Adding to the pressure were the unavoidable facts that Yang is one of the cast’s first openly gay men to star on the show, and its first Chinese-American star, period. Neither fact escapes Yang, but he approaches his place in comedy with enthusiastic opportunism. After auditioning for “SNL” a few times, he says he actually felt freer to do his own thing after he ran out of famous Asian figures to impersonate. “I really enjoyed the challenge of working around what might have been perceived as this ‘handicap,’” he says. “I could just have fun with it, put on a wig and pretend to be [former New York Times book critic] Michiko Kakutani. I was like, ‘No one else can do this.’”
Since then, Yang’s had more surreal moments on “SNL” than he can count. He’s tackled breakout impressions of presidential hopeful Andrew Yang and North Korean dictator Kim Jong Un, as no one else could. He’s slapped RuPaul across the face in a “Dynasty” parody set in a coal mine and lectured Harry Styles about using a corporate Instagram to promote his sad thirst traps. Characters from his initial auditions — including a manic SoulCycle instructor and the man from the ubiquitous “choking poster” who bears more than a passing resemblance to Yang — made it onto the show, a fact that still blows his mind.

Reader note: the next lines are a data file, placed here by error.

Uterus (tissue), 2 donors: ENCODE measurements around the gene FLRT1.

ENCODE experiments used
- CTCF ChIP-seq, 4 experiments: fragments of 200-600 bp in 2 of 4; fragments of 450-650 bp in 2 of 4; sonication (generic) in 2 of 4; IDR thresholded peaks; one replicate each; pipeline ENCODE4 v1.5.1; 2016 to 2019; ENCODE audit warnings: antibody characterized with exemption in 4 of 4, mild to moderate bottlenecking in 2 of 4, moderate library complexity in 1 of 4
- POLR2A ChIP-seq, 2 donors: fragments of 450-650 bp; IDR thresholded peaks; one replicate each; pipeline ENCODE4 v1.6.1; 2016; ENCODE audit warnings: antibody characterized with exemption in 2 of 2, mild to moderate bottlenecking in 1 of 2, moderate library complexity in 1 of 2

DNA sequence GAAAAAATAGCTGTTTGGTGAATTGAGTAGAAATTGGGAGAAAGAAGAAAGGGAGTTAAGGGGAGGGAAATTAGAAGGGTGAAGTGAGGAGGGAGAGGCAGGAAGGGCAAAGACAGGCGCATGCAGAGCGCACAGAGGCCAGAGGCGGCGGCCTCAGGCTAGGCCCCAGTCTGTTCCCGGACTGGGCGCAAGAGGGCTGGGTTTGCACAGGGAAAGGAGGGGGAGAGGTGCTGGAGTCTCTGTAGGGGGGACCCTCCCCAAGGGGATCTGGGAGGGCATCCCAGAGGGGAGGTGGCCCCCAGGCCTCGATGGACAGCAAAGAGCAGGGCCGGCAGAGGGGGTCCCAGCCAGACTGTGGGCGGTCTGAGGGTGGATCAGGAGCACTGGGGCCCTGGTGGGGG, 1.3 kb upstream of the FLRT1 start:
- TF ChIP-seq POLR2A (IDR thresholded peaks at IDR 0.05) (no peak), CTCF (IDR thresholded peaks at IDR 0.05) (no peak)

No matter the role, Yang’s delivery — somehow bone dry and histrionic all at once — makes him stand out on a legendary show that once taught him the basics of American pop culture when he and his family first moved from Canada to the United States. “I was 8, and I was probably too young for it, but that’s when I started to watch ‘SNL,’” Yang says. “That’s when I got a sense of what American humor was.” He remembers sitting down in 2000 to watch his first episode, which was hosted by Charlize Theron, and thinking that she must be important if she got to host “SNL.” At that point, he says, the show “opened all these doors in the scope of my pop culture knowledge.”